WASHINGTON ― House Speaker Paul Ryan (R-Wis.) announced Wednesday that he’s retiring at the end of the year, leaving his party scrambling to find a strong candidate for his seat and Democrats with a better shot at potentially winning the district.
The filing deadline for Wisconsin’s 1st Congressional District is June 1, which gives the GOP just under two months to field a candidate they like. A couple of Republicans are already running, but they’re not exactly viable. There’s Paul Nehlen, a white nationalist who got banned from Twitter and booted from the Wisconsin GOP. Another candidate is Nick Polce, an Army Green Beret and first-time candidate who raised a meager $17,000 in the last filing period.
In comparison, the top Democrat in the race, Randy “Iron Stache” Bryce, raised a whopping $2.6 million in the same period.
Bryce is also already raising money off of Ryan’s retirement, with his campaign sending out this email barely an hour after the news broke.
So what’s the plan at the National Republican Congressional Committee, the body in charge of getting Republicans elected to the House?
“Our plans are simple,” said NRCC spokesman Chris Martin. “Hold the seat and continue to expose the badly flawed records of the Democrats in the race.”
But there is no clear GOP frontrunner for the seat.
Nehlen said he wished Ryan “health and prosperity in his retirement, and plenty of time with his family here in Wisconsin.” But he dinged Ryan for not doing enough in the House to secure the border with Mexico.
“After twenty years in Congress, the border is still not secure,” Nehlen said in a statement that is misleading, if not false. “We need a well-defended double fence, or a wall, every step of the way from the Gulf of Mexico to the Pacific Ocean; otherwise, you cannot effectively deport anyone from this country.”
Matt Batzel, a Wisconsin-based national executive director of American Majority, an organization that trains grassroots conservative leaders, said there are “plenty of good options” for other GOP candidates in Ryan’s district.
Some of the names he’s hearing include state Sen. Dave Craig, University of Wisconsin Regent Bryan Steil and Wisconsin Assembly Speaker Robin Vos.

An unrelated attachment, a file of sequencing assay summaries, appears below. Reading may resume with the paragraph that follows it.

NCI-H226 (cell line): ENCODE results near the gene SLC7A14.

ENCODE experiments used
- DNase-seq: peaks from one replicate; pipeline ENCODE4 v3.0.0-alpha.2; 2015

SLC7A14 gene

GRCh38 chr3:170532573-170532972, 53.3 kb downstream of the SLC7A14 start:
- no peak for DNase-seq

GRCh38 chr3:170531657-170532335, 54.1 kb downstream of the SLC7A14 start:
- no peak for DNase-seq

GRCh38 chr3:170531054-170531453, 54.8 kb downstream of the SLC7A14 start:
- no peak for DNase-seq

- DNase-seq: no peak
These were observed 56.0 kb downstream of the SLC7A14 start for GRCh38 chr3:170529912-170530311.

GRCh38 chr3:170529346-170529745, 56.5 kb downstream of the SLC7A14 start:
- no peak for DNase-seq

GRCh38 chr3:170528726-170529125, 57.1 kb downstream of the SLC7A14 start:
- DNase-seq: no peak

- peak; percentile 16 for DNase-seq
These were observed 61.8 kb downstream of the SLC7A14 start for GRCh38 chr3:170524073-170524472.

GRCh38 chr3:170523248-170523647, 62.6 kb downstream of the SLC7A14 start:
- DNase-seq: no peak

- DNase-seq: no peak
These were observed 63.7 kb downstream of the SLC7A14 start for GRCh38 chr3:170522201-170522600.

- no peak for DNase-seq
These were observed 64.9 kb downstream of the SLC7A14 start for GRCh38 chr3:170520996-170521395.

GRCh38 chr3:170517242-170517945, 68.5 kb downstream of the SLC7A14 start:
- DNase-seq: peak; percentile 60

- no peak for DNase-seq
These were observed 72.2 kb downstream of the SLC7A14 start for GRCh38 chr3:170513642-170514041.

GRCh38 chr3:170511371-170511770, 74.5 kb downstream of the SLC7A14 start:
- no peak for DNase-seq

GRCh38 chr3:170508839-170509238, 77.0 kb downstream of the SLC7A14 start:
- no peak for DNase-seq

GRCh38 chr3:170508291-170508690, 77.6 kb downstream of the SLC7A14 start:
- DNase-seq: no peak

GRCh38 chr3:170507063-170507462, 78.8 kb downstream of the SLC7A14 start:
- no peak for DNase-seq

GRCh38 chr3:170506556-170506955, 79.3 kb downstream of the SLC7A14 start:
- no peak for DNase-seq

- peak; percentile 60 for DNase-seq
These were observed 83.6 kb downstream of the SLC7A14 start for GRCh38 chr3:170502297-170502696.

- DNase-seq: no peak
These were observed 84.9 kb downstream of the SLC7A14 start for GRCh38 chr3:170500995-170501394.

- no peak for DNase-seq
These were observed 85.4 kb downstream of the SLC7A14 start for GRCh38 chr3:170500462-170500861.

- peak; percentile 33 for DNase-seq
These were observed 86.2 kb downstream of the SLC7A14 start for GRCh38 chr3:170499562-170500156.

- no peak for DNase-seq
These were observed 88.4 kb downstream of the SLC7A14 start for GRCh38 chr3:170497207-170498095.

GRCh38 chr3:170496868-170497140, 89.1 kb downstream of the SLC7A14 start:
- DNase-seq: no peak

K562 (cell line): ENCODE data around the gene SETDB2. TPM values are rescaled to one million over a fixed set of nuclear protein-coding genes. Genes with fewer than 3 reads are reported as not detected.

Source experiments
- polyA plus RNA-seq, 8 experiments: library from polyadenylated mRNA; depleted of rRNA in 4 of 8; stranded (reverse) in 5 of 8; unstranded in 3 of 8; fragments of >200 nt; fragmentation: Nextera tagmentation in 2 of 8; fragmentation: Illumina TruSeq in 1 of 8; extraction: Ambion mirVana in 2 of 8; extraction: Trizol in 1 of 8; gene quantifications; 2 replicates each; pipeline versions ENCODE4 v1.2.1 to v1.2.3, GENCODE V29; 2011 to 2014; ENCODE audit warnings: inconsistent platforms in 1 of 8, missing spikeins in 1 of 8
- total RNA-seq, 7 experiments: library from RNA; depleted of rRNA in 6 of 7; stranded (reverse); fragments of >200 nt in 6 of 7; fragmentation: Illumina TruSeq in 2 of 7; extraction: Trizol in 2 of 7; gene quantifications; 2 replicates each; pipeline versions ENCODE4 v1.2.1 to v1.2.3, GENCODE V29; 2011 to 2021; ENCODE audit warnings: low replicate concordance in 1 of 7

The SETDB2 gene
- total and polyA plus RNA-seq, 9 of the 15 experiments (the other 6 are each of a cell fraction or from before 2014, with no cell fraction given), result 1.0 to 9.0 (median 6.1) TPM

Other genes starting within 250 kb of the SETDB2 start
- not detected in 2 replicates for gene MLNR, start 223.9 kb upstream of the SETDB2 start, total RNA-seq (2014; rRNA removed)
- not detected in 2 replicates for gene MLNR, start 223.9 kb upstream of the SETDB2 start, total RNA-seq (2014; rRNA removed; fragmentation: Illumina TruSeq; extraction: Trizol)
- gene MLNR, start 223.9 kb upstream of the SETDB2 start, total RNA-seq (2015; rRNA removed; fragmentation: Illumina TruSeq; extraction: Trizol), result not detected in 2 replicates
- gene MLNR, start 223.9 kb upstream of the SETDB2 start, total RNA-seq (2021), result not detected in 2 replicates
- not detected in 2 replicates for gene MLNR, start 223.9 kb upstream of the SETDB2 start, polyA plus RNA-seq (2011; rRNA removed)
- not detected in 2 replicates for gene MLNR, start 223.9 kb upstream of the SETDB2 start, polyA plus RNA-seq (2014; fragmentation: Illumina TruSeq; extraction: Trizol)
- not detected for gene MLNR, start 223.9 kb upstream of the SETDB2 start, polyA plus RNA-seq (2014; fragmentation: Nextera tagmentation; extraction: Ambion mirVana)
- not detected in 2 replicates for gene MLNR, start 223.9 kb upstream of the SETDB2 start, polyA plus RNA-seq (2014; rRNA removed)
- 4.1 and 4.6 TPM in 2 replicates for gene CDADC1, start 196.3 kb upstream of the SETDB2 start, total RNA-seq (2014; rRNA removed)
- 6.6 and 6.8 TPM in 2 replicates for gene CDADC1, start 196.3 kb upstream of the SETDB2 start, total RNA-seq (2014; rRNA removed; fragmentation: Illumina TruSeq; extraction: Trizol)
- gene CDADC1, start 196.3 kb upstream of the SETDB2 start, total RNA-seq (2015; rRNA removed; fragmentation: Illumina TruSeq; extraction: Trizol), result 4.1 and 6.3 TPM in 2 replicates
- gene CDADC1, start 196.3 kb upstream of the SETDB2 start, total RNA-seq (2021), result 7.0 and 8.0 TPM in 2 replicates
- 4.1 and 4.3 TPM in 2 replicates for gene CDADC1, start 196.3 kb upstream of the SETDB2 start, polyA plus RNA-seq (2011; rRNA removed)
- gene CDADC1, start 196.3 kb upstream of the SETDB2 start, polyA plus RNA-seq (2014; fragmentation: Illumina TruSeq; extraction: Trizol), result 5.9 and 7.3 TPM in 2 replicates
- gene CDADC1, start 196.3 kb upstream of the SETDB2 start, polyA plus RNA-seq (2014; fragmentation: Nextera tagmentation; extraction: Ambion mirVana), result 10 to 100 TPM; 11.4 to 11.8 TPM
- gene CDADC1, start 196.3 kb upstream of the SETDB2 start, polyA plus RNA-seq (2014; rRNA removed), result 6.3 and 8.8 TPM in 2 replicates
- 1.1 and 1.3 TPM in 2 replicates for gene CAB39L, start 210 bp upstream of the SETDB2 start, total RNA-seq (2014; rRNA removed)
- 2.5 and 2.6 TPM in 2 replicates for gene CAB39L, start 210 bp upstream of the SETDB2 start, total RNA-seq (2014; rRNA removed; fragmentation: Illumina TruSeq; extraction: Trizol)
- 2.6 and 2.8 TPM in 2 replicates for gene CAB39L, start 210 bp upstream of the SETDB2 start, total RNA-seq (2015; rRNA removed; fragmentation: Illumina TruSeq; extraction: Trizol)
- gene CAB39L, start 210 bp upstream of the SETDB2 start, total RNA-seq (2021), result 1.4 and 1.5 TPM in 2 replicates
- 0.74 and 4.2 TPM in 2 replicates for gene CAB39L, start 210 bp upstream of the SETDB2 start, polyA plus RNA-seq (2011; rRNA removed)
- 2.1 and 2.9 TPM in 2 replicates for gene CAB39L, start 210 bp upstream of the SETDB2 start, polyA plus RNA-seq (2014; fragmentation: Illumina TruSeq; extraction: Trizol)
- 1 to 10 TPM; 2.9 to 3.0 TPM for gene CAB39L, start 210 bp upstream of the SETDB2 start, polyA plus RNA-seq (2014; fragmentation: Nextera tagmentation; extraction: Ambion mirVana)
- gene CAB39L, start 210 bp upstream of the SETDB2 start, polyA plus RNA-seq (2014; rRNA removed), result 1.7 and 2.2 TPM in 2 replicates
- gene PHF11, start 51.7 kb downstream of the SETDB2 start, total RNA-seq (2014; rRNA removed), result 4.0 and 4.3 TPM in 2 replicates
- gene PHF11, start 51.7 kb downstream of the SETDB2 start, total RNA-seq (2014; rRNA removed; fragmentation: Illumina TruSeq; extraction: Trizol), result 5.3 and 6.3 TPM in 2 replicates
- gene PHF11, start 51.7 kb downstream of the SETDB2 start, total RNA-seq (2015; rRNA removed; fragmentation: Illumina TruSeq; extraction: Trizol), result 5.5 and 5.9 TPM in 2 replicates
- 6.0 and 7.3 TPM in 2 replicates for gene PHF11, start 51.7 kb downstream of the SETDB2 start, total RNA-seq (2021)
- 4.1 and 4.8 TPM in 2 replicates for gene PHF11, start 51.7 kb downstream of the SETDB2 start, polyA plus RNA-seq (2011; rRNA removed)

State Rep. Samantha Kerkman told a local Wisconsin reporter that she’s considering running and will make a decision in the next couple of days.
Two senior House GOP aides also recently floated the idea to HuffPost of Ryan’s deputy chief of staff, Andy Speth, running for the seat.
One Wisconsin political operative speculated that state Sen. Leah Vukmir could jump into the race, too. Vukmir is currently running for a U.S. Senate seat, but she’s trailing in the primary and might have an easier time in a House race.
Meanwhile, some Republicans are making it clear they’re not interested in Ryan’s seat. State Sen. Van Wanggaard, whose name was floated to HuffPost by two political operatives, told a local reporter Wednesday that he’s not running.
Democrats certainly gain an advantage with Ryan out, and Bryce, for one, is a fundraising machine. The party also appears to have the wind at its backs heading into November. But the district remains pretty solidly Republican: The Cook Political Report rates the seat as “Lean Republican,” and Ryan defeated his opponent in 2016 by more than 30 points.
There are also tensions between the Democratic candidates. Bryce, a union ironworker, is running in the August primary against Cathy Myers, a longtime schoolteacher who’s miffed about national Democrats rallying behind Bryce.
Myers has said some of Bryce’s comments have been “misogynistic” and criticized a statement his aide made to VICE comparing her to Nehlen, the white nationalist candidate. Supporters of Myers, who raised $264,000 in the last filing period, say Bryce is the creation of Hollywood as he collects donations from celebrities including Gwyneth Paltrow, Susan Sarandon and Charlize Theron.
“No one has been able to answer this for me: Why is Randy Bryce a better candidate to beat Paul Ryan?” Myers said in a recent interview with The New York Times. “I’m talking about his qualifications, not his money.”
Matt Fuller contributed reporting.